The film definitely had its high points, but to be honest it was not very impressive. The historical logic wasn't very persuasive. For example, originally, the South fought in order to secede from the Union but in the film, the South actually takes over the North. Not only that, the Confederate States of America then expands to the south and eventually absorbs Latin America as well. But to be fair, in the DVD interview with Kevin Willmott, the film's writer and director, he makes clear that the film was more about metaphor than historical realism. In our country there has always been a tension between the democratic, egalitarian, just principles of the "United States" and the racist, exclusionary, hierarchical, expansionist tendencies of the "Confederate States". Wlilmott's film was intended to provide a satirical look at those "Confederate" tendencies by taking them to an extreme.
For me, the most impressive aspect of the movie were the fictional commercial breaks which featured blatantly racist ads for things like the Coon Chicken Inn, Sambo motor oil or Niggerhair cigarettes. The "punchline" is that most of the ads (including those just mentioned) represent REAL products which were sold in our United States into the 40's and 50's.
Another of the more impressive commercials was a promo for a show called "Runaway" (clearly based on Cops). In the C.S.A, most vibrant expressions of Black culture had long since migrated north to Canada, so the reggae theme of "Bad Boys" was replaced by an upbeat song with more of a country twang. But there were still the same images of Black and Latino males running from white men, being restrained by officers, having guns pointed at them, etc. The obvious suggestion was that the police are just modern-day slavecatchers.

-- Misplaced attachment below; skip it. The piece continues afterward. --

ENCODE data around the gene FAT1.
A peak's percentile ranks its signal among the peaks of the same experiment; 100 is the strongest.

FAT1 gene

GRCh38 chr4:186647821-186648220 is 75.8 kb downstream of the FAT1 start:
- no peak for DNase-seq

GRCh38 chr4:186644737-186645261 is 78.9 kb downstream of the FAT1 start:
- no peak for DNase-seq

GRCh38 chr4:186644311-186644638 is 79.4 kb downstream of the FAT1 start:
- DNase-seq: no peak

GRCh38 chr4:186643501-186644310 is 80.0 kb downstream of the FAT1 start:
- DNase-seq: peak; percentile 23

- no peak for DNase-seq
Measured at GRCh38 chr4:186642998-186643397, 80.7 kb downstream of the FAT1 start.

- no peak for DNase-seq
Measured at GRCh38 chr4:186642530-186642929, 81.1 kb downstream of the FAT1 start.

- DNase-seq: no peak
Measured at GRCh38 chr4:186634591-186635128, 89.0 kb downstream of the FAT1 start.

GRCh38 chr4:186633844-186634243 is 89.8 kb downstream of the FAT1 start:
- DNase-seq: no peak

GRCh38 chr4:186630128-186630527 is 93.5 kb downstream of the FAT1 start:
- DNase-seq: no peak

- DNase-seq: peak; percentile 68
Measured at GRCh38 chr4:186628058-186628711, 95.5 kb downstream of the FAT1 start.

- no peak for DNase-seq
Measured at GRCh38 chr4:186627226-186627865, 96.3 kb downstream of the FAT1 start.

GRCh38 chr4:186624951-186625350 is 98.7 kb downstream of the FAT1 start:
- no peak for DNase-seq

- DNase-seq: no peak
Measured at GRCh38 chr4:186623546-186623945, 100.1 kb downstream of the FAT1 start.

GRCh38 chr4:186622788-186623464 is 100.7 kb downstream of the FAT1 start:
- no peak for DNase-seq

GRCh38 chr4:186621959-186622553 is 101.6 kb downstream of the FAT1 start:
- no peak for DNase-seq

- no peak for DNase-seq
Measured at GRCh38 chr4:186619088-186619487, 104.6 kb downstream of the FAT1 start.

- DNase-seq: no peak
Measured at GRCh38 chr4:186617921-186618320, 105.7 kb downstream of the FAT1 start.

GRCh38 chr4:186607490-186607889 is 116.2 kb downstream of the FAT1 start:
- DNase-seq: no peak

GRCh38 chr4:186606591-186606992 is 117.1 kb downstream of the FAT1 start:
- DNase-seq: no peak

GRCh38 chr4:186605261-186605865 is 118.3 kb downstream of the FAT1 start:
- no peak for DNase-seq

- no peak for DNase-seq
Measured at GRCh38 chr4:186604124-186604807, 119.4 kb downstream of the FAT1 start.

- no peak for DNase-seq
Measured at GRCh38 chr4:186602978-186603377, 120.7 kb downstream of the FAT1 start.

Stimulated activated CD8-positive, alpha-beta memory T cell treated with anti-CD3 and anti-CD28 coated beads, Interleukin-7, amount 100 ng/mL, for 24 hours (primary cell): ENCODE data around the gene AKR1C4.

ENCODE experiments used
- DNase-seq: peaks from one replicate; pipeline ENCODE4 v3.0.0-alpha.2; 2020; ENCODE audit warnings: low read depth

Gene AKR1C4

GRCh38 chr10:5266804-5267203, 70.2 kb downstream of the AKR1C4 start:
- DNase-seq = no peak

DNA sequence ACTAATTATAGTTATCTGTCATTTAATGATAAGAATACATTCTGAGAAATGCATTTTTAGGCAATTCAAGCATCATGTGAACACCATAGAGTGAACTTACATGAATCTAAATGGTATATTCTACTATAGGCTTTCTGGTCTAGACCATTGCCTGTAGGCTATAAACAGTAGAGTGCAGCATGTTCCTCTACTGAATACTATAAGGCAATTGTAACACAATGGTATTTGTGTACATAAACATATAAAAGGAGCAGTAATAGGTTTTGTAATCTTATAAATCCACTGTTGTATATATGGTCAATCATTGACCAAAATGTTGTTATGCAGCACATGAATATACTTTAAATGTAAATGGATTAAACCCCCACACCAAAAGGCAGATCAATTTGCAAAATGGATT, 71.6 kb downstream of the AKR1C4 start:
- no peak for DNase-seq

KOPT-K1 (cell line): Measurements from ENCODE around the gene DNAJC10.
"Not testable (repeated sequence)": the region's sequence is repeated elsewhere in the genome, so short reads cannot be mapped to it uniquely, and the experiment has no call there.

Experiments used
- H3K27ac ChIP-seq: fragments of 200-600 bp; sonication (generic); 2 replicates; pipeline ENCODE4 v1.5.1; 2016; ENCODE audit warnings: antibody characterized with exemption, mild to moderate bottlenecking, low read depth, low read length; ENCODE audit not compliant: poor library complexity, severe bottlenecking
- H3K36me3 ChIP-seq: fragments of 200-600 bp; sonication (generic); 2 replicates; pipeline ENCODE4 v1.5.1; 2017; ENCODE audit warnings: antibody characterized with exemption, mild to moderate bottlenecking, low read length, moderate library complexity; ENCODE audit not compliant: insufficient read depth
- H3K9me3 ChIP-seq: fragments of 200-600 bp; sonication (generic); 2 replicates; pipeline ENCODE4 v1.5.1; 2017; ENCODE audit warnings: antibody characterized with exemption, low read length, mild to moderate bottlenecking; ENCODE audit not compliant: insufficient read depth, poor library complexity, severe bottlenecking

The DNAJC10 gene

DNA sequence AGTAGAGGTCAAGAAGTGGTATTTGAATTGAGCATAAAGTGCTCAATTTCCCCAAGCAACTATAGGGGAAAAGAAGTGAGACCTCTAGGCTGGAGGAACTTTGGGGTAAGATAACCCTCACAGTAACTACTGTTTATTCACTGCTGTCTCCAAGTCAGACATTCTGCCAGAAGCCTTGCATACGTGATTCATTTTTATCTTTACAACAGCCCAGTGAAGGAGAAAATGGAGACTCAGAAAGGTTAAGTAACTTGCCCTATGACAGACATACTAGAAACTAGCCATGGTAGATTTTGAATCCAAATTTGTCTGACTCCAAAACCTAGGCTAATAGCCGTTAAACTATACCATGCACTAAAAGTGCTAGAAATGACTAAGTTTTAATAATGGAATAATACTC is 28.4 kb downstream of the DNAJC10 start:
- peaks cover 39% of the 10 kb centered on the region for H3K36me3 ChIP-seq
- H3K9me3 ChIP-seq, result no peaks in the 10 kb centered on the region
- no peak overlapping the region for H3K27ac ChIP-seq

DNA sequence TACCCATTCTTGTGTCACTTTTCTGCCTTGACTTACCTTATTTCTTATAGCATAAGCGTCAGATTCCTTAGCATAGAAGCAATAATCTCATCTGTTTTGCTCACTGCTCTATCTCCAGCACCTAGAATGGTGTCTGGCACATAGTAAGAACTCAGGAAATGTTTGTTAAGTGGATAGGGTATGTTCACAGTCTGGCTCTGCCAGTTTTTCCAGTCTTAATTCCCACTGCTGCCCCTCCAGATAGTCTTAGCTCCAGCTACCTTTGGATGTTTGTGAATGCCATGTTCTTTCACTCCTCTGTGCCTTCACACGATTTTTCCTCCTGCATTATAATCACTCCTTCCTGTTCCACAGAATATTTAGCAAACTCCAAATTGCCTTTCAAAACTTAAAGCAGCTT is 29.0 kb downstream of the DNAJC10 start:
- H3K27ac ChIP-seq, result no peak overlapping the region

It reminded me of a spoken word piece by Detroit poet, Versiz where he describes an encounter with a traffic cop who stopped him and asked:
"So, do you know why I'm pulling you over?"
I asked if he wanted the short answer or the long one. He of course chose the wrong one so I had to give it to him. I had to give it to him the way they always give it to me. With no vaseline and with a straight face.
So I told him... "You are pulling me over because there was a corrupt system set in place used to manipulate and control the underclass through fear and intimidation, a system that you are an agent for. Now, whether or not you know your role remains to be seen so I guess the most important question is: Dude, Do you know why you are pulling me over?"
I couldn't help but smirk as I was being dragged out of the vehicle.
Of course it is fairly easy to cite other examples of artists and political writers who see similarities between the police and the prison industrial complex on the one hand, and slavery and other forms of oppression on the other. (But that's a meaty subject in itself and I'll have to explore it over several posts)
For other treatments of alternative history:
For Want of a Nail
The Guns of the South
Bring the Jubilee
The Man in the High Castle
It Happened Here